After learning that Dr. Hathout was ill last year, Pastor Rick Warren of Saddleback Church released a video message describing Dr. Hathout as a peacemaker and a bridge builder. “Even as he’s facing this battle with cancer, he’s striving to bring peace and bring different sides together,” says Warren. “When I first heard he was ill, I wept because this is a man who has profoundly influenced not just American Muslims, but America, for good and for greatness. We appreciate your peacebuilding, your wisdom, your commitment to beauty, to all that is good in the world and we thank God for you.”
“Above all, I’ll remember Dr. Hathout for his constant pursuit of peace and understanding through dialogue,” Mayor Eric Garcetti shared in post on Facebook this week. “Even when anger, mistrust, and resentment threatened to tear communities apart, Dr. Hathout would continue to engage, continue to listen, and continue to treat others with respect and love.”
Spreading the Message
His cumulative experience and great wisdom was valued both by elected officials whom he met with and news reporters who valued his intelligence and his succinct and pointed way with words. He met with Presidents George H.W. Bush and Clinton, Pope John Paul II among others. He met with members of Congress and was invited to address the State Department. In 2000, Dr. Hathout was the first American Muslim to deliver the invocation at the Democratic National Convention.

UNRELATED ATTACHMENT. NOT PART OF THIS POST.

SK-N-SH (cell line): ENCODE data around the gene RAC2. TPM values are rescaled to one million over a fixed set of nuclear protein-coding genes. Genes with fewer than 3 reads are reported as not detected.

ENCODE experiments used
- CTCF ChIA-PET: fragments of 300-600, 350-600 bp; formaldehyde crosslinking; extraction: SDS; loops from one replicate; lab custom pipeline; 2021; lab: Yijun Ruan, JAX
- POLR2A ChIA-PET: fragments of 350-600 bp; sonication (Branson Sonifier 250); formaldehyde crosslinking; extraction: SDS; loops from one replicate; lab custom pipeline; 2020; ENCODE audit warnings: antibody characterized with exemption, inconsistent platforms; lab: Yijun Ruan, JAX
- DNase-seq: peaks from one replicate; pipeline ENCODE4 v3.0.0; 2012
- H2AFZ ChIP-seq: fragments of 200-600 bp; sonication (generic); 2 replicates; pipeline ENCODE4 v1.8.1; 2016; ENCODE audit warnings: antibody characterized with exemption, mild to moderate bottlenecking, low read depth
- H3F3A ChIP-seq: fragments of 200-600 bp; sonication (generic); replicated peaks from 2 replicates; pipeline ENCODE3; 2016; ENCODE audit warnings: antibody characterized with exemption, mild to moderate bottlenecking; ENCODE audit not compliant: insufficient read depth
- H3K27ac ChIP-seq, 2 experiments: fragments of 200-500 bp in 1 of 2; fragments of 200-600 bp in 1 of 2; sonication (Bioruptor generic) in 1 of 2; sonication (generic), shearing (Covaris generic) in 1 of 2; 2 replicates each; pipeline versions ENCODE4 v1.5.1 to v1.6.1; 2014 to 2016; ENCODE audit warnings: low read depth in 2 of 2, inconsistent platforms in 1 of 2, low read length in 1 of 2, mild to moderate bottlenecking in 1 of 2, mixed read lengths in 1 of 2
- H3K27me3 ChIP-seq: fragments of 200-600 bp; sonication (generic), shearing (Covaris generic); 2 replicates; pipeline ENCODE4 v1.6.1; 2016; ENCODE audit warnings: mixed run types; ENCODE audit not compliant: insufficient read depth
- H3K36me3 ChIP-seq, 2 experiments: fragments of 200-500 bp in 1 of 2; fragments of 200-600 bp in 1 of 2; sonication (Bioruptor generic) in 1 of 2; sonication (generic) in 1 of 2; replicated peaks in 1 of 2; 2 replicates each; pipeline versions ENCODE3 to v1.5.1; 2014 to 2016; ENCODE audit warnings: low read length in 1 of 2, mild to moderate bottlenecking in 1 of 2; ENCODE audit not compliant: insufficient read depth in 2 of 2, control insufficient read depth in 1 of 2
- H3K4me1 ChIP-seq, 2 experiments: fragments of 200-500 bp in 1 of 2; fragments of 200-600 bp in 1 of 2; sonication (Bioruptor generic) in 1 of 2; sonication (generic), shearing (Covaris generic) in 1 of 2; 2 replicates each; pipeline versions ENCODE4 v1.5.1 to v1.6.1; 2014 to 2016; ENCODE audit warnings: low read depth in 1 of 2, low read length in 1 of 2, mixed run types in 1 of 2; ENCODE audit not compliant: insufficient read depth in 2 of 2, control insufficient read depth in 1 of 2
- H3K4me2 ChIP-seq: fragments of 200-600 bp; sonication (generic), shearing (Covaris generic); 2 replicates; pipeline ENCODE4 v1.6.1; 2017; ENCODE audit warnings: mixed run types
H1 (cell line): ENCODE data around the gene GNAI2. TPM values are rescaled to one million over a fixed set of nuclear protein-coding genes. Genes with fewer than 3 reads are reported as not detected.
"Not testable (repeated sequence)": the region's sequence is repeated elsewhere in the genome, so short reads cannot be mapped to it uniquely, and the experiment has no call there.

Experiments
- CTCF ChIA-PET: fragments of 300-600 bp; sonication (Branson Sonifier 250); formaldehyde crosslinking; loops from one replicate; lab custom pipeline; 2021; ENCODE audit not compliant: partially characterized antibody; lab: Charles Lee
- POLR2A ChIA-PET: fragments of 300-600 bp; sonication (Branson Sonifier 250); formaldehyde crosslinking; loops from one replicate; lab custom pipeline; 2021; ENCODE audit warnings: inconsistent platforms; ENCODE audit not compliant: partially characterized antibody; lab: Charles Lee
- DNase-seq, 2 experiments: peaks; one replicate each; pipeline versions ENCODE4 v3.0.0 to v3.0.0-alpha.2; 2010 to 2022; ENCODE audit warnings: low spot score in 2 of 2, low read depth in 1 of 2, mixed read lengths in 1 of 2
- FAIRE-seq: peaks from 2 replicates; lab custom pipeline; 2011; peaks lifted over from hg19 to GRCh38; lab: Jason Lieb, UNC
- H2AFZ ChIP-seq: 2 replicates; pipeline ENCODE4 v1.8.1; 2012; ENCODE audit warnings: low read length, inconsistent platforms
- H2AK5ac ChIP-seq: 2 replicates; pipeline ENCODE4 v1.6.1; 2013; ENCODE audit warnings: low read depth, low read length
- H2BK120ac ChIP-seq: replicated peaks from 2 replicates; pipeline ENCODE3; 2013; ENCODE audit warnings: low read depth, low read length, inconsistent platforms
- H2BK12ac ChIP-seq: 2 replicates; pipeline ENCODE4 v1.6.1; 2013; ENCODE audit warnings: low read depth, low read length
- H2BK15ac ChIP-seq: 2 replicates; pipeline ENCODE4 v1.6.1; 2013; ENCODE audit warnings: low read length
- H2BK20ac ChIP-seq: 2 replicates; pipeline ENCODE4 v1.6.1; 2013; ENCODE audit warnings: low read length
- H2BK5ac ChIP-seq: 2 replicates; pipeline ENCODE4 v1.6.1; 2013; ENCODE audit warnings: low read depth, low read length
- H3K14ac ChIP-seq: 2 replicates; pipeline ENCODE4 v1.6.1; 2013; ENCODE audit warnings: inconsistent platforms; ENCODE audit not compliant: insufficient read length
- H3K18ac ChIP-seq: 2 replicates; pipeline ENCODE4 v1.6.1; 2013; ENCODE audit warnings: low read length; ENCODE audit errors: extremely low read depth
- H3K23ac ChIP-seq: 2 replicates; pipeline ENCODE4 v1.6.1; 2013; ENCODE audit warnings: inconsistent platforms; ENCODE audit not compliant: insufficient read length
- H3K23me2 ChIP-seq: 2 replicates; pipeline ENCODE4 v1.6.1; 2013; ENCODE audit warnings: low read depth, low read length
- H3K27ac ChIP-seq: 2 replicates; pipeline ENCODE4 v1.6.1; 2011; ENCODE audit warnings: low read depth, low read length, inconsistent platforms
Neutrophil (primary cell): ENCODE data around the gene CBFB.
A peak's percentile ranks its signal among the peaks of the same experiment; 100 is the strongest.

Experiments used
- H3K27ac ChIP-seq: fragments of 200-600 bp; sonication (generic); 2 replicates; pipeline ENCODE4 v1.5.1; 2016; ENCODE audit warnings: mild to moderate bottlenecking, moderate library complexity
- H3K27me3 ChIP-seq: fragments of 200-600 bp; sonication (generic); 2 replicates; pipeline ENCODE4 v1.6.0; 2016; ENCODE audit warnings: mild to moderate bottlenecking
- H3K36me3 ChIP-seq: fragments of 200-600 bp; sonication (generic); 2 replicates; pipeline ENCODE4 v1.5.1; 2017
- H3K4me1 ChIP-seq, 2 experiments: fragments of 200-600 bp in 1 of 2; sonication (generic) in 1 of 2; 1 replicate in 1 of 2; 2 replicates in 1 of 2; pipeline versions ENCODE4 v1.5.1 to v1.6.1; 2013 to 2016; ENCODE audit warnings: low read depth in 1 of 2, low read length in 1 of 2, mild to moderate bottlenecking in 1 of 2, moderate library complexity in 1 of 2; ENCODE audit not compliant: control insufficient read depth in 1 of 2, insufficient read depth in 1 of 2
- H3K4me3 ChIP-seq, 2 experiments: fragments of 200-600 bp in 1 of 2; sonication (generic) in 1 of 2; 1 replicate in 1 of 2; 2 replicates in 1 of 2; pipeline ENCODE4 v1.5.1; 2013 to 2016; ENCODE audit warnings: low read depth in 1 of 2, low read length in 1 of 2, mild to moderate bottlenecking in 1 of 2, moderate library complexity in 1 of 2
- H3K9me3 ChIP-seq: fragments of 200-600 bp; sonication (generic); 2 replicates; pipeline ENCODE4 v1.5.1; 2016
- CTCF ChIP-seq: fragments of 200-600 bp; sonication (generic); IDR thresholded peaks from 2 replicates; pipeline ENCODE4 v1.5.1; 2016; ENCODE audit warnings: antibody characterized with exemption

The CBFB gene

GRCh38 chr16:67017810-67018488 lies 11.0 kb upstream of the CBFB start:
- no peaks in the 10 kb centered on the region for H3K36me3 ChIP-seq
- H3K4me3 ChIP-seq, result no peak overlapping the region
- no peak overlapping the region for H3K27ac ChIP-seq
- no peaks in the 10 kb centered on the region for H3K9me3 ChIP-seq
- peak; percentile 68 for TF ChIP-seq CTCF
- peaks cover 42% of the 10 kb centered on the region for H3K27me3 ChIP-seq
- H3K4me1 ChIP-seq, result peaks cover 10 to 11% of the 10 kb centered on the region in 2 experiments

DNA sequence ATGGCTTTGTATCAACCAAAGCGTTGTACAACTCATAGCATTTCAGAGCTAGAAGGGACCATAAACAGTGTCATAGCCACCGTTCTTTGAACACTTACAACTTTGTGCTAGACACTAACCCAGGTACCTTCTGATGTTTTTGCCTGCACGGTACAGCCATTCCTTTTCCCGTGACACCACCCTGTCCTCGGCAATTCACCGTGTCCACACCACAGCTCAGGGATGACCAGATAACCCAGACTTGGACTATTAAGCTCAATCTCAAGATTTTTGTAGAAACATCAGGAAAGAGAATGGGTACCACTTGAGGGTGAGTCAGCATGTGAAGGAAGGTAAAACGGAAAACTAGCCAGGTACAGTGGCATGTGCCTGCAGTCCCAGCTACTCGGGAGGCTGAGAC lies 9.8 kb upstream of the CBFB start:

And in the media, he appeared on major media outlets as a guest addressing current issues related to Islam, on CNN, the BBC, Al-Jazeera, ABC, and Fox News. His op-eds have appeared in major newspapers worldwide. Each time, he delivered his message with his signature mixture of wit and wisdom that connected with audiences nationwide. (See for yourself on Youtube.)
In recent years, he poured more energy into reaching broader audiences through a variety of mediums. Dr. Hathout wrote extensively on Islam, human rights, democracy, and extremism. He is the author of three books – “Jihad vs. Terrorism” (2002), “In Pursuit of Justice: The Jurisprudence of Human Rights in Islam” (2006), and “Islam 2.0: Conversations with New Muslim Generations” (2009).
He launched a bi-weekly podcast called Straight Talk, in which he discussed a broad range of issues with diverse guests on topics related to American Muslims, including art, spirituality, women, extremism, identity, love and relationships, abuse, and reform. The conversations capture his spontaneity, humor and the faith that drove him. He then released a series of videos called Islam: Questions You Were Afraid to Ask, featuring him answering questions about Islam from people of diverse backgrounds on hot topics like dating, women’s rights, homosexuality and ideological violence.